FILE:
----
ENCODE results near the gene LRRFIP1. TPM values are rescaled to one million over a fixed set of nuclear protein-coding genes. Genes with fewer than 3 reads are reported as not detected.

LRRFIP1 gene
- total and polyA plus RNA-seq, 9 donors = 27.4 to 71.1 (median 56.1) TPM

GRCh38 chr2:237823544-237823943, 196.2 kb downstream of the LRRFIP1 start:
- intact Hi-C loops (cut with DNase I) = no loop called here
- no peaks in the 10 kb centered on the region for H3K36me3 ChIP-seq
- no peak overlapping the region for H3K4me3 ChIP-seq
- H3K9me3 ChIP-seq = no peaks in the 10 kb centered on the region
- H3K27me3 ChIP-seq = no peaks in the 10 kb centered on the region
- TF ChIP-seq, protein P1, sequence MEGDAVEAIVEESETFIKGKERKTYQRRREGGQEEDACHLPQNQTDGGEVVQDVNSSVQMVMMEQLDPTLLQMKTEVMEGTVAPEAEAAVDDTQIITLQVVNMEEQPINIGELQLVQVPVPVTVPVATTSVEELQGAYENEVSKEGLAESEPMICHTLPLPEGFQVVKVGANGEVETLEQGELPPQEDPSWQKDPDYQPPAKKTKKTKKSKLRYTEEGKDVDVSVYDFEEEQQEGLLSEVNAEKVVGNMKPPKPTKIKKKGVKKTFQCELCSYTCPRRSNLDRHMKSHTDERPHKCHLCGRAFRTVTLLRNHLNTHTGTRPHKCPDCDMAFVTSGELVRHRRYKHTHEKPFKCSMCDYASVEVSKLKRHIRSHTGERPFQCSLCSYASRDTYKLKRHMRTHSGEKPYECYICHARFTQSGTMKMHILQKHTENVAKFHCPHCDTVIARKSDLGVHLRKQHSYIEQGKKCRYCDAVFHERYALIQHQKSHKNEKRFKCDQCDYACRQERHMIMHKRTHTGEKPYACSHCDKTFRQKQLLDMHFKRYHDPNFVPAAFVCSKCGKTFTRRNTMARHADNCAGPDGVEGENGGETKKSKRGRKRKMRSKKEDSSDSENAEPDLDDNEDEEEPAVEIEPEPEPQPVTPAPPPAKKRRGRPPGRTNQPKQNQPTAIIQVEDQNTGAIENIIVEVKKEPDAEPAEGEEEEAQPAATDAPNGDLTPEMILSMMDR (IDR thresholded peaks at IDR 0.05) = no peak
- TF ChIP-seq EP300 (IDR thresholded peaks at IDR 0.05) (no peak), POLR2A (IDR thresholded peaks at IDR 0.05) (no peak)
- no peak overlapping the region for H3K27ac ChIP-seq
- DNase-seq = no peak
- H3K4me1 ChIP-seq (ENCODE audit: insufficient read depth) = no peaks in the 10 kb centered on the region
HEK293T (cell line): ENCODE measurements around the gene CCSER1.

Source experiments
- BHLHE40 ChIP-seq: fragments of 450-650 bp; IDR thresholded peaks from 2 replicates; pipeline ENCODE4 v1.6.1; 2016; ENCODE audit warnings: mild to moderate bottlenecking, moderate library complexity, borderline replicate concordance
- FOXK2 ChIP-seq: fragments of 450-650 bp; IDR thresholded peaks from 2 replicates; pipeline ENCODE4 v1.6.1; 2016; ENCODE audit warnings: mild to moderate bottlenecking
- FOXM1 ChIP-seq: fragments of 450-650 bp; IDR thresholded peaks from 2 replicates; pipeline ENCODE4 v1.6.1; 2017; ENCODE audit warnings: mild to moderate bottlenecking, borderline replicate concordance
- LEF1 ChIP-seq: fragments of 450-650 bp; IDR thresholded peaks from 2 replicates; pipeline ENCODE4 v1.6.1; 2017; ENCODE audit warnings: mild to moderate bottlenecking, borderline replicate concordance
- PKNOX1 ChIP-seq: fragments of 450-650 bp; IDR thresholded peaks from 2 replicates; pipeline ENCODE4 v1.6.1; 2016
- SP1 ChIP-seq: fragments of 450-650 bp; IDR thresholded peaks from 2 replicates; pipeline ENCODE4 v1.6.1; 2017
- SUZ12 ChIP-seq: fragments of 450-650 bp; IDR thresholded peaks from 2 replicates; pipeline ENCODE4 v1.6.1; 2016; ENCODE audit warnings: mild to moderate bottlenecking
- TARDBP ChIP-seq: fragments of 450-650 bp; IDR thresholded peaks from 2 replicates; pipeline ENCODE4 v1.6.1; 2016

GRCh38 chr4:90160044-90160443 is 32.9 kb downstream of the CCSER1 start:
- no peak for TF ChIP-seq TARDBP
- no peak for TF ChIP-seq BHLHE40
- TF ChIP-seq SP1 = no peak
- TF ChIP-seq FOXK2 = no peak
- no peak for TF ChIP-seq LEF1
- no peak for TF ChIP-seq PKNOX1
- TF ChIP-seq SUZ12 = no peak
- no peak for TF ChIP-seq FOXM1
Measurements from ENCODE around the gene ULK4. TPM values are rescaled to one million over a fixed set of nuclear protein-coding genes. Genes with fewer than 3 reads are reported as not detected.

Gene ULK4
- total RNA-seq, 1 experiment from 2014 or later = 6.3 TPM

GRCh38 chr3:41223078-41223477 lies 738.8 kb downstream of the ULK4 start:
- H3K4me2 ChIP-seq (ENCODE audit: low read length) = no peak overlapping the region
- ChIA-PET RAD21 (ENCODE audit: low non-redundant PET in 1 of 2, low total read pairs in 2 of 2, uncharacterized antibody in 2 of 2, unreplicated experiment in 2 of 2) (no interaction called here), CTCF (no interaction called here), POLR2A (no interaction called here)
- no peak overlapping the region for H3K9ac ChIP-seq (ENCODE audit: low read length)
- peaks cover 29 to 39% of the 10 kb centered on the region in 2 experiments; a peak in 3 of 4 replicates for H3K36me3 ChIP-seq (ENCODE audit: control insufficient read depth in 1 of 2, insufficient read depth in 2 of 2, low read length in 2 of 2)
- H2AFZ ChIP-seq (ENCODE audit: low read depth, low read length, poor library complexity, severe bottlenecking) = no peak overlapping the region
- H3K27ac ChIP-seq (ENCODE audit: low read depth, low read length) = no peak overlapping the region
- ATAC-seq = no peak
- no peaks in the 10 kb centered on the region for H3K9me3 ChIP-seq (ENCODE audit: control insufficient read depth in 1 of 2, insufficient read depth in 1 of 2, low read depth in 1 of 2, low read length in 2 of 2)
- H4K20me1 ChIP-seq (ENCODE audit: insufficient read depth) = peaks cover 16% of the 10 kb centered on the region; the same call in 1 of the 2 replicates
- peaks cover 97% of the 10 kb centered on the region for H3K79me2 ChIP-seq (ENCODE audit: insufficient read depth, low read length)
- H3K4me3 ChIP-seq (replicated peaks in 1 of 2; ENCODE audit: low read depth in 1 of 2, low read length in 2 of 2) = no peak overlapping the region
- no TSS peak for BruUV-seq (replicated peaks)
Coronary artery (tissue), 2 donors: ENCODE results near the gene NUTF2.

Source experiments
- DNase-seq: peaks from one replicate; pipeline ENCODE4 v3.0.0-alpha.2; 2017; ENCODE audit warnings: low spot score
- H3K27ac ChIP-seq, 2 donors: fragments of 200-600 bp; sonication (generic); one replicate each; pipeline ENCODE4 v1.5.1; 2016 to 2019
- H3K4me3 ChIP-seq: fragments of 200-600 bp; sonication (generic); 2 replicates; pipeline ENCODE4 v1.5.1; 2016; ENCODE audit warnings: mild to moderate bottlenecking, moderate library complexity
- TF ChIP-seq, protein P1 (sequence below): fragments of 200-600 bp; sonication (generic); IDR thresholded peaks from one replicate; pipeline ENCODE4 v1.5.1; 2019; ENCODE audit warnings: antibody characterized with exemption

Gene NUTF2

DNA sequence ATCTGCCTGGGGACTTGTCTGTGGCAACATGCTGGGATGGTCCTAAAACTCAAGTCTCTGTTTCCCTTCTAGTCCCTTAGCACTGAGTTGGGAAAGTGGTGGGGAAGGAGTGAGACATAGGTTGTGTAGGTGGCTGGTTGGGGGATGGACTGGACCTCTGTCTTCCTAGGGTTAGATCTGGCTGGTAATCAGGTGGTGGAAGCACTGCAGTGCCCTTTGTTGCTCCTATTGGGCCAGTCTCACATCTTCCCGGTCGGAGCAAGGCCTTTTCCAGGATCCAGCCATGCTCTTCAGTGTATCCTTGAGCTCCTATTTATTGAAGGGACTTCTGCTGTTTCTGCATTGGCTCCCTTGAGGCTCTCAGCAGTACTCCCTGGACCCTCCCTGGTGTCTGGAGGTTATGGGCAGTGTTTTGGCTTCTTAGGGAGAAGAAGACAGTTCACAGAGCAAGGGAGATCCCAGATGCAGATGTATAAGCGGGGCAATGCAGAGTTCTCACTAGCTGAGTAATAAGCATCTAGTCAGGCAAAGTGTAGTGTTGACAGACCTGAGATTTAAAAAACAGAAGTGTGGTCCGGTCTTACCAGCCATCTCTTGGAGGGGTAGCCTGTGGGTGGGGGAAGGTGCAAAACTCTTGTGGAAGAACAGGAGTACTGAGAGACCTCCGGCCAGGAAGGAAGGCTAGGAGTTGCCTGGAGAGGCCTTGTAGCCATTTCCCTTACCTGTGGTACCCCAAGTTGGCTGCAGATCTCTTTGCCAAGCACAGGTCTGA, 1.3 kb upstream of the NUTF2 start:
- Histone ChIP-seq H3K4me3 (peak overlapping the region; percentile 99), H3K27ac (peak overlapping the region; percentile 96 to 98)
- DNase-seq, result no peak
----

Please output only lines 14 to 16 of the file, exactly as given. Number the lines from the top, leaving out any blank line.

- H3K4me1 ChIP-seq (ENCODE audit: insufficient read depth) = no peaks in the 10 kb centered on the region
HEK293T (cell line): ENCODE measurements around the gene CCSER1.

Source experiments